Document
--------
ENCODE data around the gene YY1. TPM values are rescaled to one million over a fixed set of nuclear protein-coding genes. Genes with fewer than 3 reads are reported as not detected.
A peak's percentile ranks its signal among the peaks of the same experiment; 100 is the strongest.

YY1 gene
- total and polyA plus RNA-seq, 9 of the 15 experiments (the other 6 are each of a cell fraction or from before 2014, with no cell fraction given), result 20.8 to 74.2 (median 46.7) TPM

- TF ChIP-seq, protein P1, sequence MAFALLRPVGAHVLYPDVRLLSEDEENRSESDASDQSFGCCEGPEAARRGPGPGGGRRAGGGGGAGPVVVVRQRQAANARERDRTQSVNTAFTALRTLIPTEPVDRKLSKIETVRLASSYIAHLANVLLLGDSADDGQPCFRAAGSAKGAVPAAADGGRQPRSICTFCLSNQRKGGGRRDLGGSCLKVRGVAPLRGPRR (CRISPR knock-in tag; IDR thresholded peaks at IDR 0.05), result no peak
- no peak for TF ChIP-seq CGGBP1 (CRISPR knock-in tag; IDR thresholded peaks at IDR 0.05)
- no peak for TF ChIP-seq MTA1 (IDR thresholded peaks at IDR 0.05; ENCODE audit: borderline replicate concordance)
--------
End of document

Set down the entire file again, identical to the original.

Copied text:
ENCODE data around the gene YY1. TPM values are rescaled to one million over a fixed set of nuclear protein-coding genes. Genes with fewer than 3 reads are reported as not detected.
A peak's percentile ranks its signal among the peaks of the same experiment; 100 is the strongest.

YY1 gene
- total and polyA plus RNA-seq, 9 of the 15 experiments (the other 6 are each of a cell fraction or from before 2014, with no cell fraction given), result 20.8 to 74.2 (median 46.7) TPM

- TF ChIP-seq, protein P1, sequence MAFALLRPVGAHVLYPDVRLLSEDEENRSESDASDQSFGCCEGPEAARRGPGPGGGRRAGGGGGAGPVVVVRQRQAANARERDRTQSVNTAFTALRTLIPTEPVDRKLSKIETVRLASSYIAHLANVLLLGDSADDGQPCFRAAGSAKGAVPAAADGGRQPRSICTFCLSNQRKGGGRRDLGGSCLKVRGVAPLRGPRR (CRISPR knock-in tag; IDR thresholded peaks at IDR 0.05), result no peak
- no peak for TF ChIP-seq CGGBP1 (CRISPR knock-in tag; IDR thresholded peaks at IDR 0.05)
- no peak for TF ChIP-seq MTA1 (IDR thresholded peaks at IDR 0.05; ENCODE audit: borderline replicate concordance)